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‘Ding’ Darling celebrates National Public Lands Day, debut of new stamp

By Staff | Sep 17, 2011

On Sept. 24, the entire nation will participate in National Public Land’s Day including Sanibel Island’s J.N. “Ding” Darling National Wildlife Refuge. As the nation’s largest, single day volunteer event for public lands, the event calls for people of all ages to connect to America’s great outdoors and care for the country’s public lands.

“National Public Lands Day is a day for us all to celebrate conservation lands that are preserved for all of us to enjoy,” said Supervisory Refuge Ranger Toni Westland. “Here at ‘Ding’ Darling Refuge visitors can come out to the refuge free of charge, attend a program and enjoy their public land.”

This year’s National Public Lands Day supports the efforts of Let’s Move Outside, a program of First Lady Michelle Obama’s Let’s Move campaign. To celebrate National Public Lands Day, the refuges has special activities planned from 10 a.m. to 2 p.m. Sept. 24, which includes an iNature Trail demonstration along Wildlife Drive. Using 21st Century technology, the refuge added its interactive nature trail allowing visitors to scan QR (Quick Response) codes and view interactive videos.

“Bring your smart phone to get started by a ranger on the new trail,” said Westland. “Meet the ranger in the education center to caravan out to the trail.”

To honor the debut of “Save the Vanishing Species” stamp featuring the Amur tiger cub, J.N. “Ding” Darling is partnering with Sanibel (A) Postmaster Debbie Howard to raise awareness of the fund-raising postage stamp.

“It is important to protect all species since we are all linked to this important land,” said Westland. “Just as clean water, air and land is important to us, it is also critical to the survival of all species, including us, on this planet. It shouldn’t just be Earth day that we celebrate our great world, but also days like this, National Public Lands Day.”

Vanishing species such as tigers, African and Asian elephants, rhinos, great apes and marine turtles will benefit from funds raised through stamp sales. Five million stamp sheets will be printed initially and reprints will be based on customer demand. Net proceeds from the sales 55 cents each or $11 for a sheet of 20 stamps will go to the U.S. Fish and Wildlife Service to support its Multinational Species Conservation Funds.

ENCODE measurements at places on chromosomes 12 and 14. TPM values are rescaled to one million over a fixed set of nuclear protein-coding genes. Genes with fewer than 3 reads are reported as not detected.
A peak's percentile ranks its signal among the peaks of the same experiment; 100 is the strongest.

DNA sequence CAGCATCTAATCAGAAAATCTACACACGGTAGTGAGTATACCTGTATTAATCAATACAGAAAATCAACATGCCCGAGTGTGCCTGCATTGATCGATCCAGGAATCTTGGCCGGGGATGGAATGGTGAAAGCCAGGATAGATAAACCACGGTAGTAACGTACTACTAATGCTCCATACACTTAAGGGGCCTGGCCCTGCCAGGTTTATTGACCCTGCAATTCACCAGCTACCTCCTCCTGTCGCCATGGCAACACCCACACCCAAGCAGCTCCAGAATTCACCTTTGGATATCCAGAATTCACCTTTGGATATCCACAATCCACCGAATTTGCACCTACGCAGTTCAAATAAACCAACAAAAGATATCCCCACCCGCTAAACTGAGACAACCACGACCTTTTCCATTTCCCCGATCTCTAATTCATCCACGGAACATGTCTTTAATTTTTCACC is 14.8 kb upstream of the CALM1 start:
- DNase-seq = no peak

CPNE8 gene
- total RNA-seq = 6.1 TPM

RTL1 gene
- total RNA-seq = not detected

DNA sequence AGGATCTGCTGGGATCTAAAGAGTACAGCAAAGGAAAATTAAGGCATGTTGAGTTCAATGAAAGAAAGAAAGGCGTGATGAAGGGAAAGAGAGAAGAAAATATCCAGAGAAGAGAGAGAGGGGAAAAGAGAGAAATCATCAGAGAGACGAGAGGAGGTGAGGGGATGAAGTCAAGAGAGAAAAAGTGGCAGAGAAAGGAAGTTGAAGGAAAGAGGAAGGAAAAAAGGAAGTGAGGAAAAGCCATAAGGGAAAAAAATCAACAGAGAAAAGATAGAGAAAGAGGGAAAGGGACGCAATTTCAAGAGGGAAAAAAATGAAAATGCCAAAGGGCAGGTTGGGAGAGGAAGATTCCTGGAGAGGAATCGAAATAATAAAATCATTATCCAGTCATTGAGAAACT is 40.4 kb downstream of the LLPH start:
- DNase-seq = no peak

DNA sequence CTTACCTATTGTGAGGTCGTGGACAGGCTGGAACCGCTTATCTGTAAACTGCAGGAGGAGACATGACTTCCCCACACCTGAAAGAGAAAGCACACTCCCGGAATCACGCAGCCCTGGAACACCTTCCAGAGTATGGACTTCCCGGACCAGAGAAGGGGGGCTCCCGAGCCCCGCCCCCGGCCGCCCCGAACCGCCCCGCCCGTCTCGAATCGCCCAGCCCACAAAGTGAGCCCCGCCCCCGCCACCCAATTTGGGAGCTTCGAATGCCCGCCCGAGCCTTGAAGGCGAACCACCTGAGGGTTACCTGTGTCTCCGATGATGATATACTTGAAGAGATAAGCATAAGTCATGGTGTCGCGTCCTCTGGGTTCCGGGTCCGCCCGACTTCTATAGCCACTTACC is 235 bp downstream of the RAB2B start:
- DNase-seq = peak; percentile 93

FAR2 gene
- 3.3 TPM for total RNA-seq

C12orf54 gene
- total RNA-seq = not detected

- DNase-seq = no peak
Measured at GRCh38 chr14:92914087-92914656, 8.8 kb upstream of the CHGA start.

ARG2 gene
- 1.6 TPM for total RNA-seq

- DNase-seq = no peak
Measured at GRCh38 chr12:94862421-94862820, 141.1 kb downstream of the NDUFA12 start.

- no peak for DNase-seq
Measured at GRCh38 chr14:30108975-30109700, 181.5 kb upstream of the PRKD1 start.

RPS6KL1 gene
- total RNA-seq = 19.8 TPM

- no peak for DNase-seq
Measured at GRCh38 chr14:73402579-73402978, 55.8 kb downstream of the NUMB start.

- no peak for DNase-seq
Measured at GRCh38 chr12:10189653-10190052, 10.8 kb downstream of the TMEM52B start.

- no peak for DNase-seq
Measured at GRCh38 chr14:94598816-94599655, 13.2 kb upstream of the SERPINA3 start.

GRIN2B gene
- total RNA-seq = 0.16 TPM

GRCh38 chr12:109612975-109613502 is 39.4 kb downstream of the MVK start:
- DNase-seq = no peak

Until 12:30 p.m. a representative from the U.S. Postal Service will be located next to the “Ding” Darling Refuge Nature Store to sell Save the Vanishing Species stamps. A drawing will be held for a framed art picture of the commemorative stamps. For each sheet of stamps purchased, one ticket will be available for the drawing.

The semi-postal stamp is the fourth of its type issued by the postal service. These stamps provide a convenient way for the American public to contribute to help protect threatened and vanishing species.

The Multinational Species Coalition an alliance of 16 animal conservation groups with 15 million members representing conservationists, zoos, veterinarians, humane interests, circuses and sportsmen has been created to support the funds designated by Congress. The coalition also is committed to bringing greater attention to the Save Vanishing Species semi-postal stamp to help raise money for its cause.

Let’s Move Outside promotes a healthier and more active lifestyle for all family members. The volunteer experience of National Public Lands Day allows children to explore and enjoy the outdoors while benefiting the community.

“In an increasingly urban, technology-focused world, more Americans of all ages are becoming disconnected from the natural world,” said U.S. Fish and Wildlife Service Director Dan Ashe. “National Public Lands Day gives us especially our children an opportunity to get outside and lend a hand to help conserve our public lands and fish and wildlife resources.”

In 2010, 170,000 volunteers worked at more than 2,080 public land sites in every state, the District of Columbia and in many U.S. territories to remove trash and invasive plants, build trails and plant trees and other native plants.

Eight federal agencies, nonprofits and state, regional and local governments participate in National Public Lands Day, a day when people can visit all federal lands including the Service’s national wildlife refuges without paying an entry fee. On Sept. 24, visitors of “Ding” Darling will be able to access Wildlife Drive and visit the education center at no cost.

“This is a great way to take advantage of this opportunity to come back and visit if it’s been a while since they have visited,” said Westland. “Everyday is different, new and exciting at the refuge.”